An earthquake that occurred yesterday morning at Bárðarbunga volcano is the largest since its eruption in 2015.
Today marks the 70th anniversary of the beginning of the 1947 Hekla eruption, the largest volcanic eruption in Iceland in the 20th century.
Katla can be one of Iceland’s most dangerous volcanoes. Earthquake activity in Katla this summer has provoked interest and fear that an eruption might be imminent. Iceland Met does not think so and has issued a report explaining why.
The Civil Protection Scientific Advisory Board met today to review new data on Bárðarbunga volcano and sent out a press release regarding the meeting.
An earthquake measuring 4.4 on the Richter Scale shook the Bárðarbunga volcano at 07.11 this morning.
There was a major earthquake on the northern edge of the Bárðarbunga volcanic craters at around midnight last night.
The swarm of earthquakes under the infamous Katla volcano, which had been worrying scientists this week, appears to have all but stopped.
Geologists are now investigating data that indicates that magma might be accumulating again under Bárðarbunga volcano in Vatnajökull glacier. The Holuhraun eruption, which took place between August 31, 2014, and February 27, 2015, was part of a series of events which started in the volcano in...
Emissions of sulfur dioxide from the volcanic eruption at Holuhraun amounted to nearly 12 million tons. That is more than the total emission of the dangerous gas over the whole of Europe in 2011, according to University of Iceland scientist, Sigurður Reynir Gíslason.
Employees of Vatnajökull National Park have finished marking a hiking trail leading from the road across Dyngjusandur plains and up the northern edge of Holuhraun lava field in the northeastern highlands. The trail opened on Thursday.
The closures of the area around the new lava in Holuhraun in the northeastern highlands have been lifted. The National Commissioner of the Icelandic Police’s Department of Civil Protection has downgraded the alert status from danger to uncertainty, which means that the area will no longer be...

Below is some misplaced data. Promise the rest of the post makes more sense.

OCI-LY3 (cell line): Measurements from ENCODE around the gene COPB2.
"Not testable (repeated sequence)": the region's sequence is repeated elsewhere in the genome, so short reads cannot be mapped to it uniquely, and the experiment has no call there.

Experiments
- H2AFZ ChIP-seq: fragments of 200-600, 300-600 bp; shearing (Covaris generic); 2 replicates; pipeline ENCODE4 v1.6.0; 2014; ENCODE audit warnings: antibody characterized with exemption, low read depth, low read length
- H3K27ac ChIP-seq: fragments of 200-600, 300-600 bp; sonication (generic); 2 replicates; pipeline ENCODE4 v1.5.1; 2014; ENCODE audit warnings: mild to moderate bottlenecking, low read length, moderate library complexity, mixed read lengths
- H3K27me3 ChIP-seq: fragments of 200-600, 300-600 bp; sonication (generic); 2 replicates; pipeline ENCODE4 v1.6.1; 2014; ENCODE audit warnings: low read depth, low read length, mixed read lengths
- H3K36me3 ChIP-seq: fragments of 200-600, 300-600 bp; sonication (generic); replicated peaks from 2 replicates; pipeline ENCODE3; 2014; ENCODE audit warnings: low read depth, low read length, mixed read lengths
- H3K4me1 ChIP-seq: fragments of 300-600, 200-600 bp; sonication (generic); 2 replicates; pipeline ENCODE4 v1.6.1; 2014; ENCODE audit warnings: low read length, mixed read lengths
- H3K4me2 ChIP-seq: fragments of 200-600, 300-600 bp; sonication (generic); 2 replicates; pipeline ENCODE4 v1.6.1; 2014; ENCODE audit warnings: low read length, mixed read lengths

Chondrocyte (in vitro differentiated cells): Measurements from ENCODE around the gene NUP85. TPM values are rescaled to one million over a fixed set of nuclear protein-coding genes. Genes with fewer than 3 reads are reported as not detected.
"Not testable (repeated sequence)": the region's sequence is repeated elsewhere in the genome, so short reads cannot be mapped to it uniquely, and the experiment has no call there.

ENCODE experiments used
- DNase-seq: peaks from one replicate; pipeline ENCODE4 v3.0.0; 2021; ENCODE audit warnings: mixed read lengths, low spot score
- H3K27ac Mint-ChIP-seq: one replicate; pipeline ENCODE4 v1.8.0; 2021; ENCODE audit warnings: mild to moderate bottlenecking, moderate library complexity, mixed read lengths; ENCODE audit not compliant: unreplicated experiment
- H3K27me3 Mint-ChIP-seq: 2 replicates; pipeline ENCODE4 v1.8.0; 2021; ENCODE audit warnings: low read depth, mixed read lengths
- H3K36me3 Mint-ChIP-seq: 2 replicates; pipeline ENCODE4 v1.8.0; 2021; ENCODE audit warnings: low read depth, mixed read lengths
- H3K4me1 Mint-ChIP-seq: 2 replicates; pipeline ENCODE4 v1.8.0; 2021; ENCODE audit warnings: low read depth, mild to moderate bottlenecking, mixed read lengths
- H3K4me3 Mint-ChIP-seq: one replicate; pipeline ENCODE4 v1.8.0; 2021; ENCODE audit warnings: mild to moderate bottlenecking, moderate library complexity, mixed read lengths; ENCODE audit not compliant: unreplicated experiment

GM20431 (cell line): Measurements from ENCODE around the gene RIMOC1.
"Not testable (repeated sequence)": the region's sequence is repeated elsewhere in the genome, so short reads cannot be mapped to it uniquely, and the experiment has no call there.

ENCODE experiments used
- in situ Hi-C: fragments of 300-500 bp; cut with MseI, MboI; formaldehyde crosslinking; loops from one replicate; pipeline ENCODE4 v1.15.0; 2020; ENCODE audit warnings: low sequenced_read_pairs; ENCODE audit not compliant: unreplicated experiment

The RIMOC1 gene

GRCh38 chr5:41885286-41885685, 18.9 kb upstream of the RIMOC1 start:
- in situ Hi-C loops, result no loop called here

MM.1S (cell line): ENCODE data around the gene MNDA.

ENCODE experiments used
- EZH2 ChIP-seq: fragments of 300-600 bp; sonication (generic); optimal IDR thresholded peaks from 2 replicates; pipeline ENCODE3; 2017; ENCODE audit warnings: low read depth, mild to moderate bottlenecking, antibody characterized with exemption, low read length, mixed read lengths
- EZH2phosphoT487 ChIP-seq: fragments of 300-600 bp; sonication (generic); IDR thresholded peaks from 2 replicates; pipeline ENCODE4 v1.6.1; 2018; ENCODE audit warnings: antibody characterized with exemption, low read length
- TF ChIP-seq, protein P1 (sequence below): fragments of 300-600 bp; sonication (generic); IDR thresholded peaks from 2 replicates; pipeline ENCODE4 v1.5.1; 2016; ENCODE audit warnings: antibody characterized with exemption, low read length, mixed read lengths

A new road will be marked out this summer near to the site of the Holuhraun volcanic eruption. The driving track will replace the old route which was lost under the lava.
Scientists at the Icelandic Met Office have calculated that a total of 11 million tons of sulfur dioxide (SO2) were emitted during the six-month Holuhraun eruption in Iceland’s northeastern highlands.
Yesterday marked the five-year anniversary of the volcanic eruption in Eyjafjallajökull. The eruption began in the early hours of April 14, 2010, and it continued for six weeks, or until May 23. A video from RÚV shows the development and consequences of the eruption.
Hiking tours to the Holuhraun eruption site this upcoming summer are sold out at two tour operators, Ferðafélag Íslands (the Iceland Touring Association) and Útivist, which have mainly catered to Icelandic tourists. Other companies are also organizing trips to the eruption site ahead of the peak...
Now that tourists can visit the Holuhraun eruption site, they must pay close attention to the levels of toxic volcanic gases in the area as the lava field will continue to degas for several months. This will soon be possible on the websites vedur.is and loftgaedi.is.
The air pollution caused by volcanic gases emitted during the eruption in Holuhraun was above the health protection limit for a total of 107 hours in Höfn, Southeast Iceland. Inhabitants in Höfn were subject to air pollution for more hours than in any other community in Iceland, as revealed at a...